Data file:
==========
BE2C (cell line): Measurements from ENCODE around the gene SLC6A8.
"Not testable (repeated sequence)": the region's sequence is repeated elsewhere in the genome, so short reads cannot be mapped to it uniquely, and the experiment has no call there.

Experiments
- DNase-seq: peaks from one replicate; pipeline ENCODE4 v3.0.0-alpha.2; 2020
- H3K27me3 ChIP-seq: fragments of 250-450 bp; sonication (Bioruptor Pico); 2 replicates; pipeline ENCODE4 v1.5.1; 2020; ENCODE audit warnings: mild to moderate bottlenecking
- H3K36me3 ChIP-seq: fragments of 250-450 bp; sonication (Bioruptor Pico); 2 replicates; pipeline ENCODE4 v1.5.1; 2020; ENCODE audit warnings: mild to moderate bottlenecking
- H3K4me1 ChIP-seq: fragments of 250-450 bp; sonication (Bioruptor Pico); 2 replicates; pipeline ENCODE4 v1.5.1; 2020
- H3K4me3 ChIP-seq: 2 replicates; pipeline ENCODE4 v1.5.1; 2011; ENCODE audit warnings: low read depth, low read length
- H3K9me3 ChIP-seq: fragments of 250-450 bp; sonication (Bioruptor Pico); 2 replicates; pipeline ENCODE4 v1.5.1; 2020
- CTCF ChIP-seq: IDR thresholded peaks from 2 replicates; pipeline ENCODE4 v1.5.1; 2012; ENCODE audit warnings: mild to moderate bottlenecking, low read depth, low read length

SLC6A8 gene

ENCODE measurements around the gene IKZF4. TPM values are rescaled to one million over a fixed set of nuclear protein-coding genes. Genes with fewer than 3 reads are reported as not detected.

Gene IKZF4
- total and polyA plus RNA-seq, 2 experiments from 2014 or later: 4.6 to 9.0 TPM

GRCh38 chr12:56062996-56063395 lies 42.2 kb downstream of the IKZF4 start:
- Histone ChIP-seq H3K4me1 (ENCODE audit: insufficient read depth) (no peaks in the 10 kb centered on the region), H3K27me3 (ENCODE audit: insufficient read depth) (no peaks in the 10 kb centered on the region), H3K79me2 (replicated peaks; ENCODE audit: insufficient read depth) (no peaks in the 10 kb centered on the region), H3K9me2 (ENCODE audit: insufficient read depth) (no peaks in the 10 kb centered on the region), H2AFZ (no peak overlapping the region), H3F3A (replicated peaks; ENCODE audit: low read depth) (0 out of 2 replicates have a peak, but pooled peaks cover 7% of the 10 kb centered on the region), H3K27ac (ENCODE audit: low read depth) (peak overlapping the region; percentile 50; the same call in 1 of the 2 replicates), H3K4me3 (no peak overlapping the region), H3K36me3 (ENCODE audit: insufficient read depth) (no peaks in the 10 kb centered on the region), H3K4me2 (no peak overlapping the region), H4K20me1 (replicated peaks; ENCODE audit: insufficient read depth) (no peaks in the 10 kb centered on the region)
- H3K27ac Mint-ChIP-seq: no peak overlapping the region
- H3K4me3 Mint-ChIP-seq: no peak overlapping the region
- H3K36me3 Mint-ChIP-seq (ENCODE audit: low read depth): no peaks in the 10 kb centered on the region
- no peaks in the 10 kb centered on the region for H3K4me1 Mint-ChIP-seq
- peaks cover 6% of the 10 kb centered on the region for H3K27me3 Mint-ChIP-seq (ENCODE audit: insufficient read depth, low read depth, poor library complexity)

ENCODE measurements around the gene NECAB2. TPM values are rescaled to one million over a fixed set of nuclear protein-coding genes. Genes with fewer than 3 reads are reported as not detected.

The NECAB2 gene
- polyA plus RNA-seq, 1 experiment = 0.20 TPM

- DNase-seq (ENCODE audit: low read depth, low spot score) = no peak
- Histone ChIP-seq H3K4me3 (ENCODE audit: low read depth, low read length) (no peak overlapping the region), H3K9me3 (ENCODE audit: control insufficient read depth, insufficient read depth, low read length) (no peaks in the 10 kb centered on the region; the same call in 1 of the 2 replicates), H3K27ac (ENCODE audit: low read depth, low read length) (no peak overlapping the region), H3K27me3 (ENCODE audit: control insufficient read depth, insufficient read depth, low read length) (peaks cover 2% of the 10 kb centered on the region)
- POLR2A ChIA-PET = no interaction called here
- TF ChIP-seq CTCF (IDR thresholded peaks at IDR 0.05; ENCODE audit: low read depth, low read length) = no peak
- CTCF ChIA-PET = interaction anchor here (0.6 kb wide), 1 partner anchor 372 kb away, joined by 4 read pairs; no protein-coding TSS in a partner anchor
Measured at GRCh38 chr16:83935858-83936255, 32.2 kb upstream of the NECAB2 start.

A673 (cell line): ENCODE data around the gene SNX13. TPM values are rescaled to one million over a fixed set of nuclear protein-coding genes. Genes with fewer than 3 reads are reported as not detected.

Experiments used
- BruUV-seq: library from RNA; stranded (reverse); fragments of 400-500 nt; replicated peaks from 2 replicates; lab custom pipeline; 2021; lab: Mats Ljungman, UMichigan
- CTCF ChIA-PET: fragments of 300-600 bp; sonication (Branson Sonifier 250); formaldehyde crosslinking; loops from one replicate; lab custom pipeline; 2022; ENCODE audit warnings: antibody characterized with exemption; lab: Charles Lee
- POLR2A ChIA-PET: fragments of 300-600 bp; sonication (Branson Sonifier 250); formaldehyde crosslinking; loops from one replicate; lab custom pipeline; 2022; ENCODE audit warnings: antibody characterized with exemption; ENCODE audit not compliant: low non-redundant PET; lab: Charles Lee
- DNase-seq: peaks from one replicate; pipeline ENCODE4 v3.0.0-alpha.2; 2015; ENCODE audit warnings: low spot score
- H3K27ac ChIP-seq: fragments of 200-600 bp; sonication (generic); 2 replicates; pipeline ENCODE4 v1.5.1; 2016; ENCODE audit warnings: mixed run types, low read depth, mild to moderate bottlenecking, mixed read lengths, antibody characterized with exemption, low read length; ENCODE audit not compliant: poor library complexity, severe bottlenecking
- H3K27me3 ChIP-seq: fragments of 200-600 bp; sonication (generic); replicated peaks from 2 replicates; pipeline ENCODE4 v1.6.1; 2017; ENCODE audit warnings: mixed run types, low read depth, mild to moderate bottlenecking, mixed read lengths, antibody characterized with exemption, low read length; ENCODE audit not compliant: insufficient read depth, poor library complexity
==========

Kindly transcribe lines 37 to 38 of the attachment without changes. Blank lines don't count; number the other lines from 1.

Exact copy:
- H3K27ac ChIP-seq: fragments of 200-600 bp; sonication (generic); 2 replicates; pipeline ENCODE4 v1.5.1; 2016; ENCODE audit warnings: mixed run types, low read depth, mild to moderate bottlenecking, mixed read lengths, antibody characterized with exemption, low read length; ENCODE audit not compliant: poor library complexity, severe bottlenecking
- H3K27me3 ChIP-seq: fragments of 200-600 bp; sonication (generic); replicated peaks from 2 replicates; pipeline ENCODE4 v1.6.1; 2017; ENCODE audit warnings: mixed run types, low read depth, mild to moderate bottlenecking, mixed read lengths, antibody characterized with exemption, low read length; ENCODE audit not compliant: insufficient read depth, poor library complexity